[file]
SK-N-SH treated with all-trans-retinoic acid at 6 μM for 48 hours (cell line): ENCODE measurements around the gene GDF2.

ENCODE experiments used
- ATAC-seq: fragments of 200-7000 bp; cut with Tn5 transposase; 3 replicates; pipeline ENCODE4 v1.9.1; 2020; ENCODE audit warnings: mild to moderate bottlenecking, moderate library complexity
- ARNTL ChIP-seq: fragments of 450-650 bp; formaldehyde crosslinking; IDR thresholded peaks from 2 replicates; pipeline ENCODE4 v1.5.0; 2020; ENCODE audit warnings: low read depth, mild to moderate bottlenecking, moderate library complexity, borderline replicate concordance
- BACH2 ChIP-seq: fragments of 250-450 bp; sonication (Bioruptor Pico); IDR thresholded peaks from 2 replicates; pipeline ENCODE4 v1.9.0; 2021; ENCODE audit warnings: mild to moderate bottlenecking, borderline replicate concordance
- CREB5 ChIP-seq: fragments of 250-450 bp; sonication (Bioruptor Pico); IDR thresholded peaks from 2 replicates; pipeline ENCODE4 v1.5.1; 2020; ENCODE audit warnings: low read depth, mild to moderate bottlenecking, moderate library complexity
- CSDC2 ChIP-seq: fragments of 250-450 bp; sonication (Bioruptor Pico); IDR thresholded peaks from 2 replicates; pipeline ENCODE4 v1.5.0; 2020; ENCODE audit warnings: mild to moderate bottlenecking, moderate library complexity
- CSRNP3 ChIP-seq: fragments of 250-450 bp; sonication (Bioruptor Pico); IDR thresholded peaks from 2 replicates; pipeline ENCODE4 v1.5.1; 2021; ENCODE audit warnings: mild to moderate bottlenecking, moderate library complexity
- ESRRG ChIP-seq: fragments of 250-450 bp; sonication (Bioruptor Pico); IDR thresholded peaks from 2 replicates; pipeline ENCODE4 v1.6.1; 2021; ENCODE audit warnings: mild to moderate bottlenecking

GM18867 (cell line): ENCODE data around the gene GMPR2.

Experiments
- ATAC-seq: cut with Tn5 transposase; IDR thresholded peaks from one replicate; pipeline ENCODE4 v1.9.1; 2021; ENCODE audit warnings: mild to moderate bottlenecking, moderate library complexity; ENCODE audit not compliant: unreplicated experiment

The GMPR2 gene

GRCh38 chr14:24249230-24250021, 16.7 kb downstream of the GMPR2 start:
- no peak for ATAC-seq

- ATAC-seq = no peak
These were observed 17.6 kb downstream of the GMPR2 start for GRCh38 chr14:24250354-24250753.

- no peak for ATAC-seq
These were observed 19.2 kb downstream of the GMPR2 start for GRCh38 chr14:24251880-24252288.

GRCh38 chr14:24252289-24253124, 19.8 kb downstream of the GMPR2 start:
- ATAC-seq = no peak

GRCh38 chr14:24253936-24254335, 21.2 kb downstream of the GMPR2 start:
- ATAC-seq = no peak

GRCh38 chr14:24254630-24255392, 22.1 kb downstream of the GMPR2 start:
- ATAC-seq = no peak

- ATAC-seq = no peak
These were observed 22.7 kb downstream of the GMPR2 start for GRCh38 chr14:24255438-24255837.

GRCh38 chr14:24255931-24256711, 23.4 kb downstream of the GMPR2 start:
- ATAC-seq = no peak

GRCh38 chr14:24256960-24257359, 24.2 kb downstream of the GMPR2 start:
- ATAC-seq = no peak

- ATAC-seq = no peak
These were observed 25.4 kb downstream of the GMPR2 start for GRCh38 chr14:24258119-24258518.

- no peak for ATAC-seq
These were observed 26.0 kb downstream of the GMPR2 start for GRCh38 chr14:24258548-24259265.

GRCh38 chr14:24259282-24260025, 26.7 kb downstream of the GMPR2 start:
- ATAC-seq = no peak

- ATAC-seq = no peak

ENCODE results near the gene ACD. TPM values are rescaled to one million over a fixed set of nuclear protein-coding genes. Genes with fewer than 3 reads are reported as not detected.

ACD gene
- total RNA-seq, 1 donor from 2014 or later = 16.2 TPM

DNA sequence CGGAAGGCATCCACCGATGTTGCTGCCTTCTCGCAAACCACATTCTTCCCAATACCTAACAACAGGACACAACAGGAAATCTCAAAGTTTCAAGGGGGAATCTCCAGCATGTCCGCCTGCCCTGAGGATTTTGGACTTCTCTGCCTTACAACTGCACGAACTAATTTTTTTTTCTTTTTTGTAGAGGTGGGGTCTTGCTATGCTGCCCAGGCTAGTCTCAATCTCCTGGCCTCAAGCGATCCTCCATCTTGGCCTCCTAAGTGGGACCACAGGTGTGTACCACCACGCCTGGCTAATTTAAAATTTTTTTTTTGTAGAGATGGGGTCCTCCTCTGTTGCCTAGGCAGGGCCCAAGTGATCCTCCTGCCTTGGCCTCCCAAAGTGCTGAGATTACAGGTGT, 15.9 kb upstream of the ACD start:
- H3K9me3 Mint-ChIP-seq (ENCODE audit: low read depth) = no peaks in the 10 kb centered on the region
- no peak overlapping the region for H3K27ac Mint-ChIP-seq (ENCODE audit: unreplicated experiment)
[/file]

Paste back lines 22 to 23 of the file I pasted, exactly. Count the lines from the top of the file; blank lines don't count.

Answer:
GRCh38 chr14:24253936-24254335, 21.2 kb downstream of the GMPR2 start:
- ATAC-seq = no peak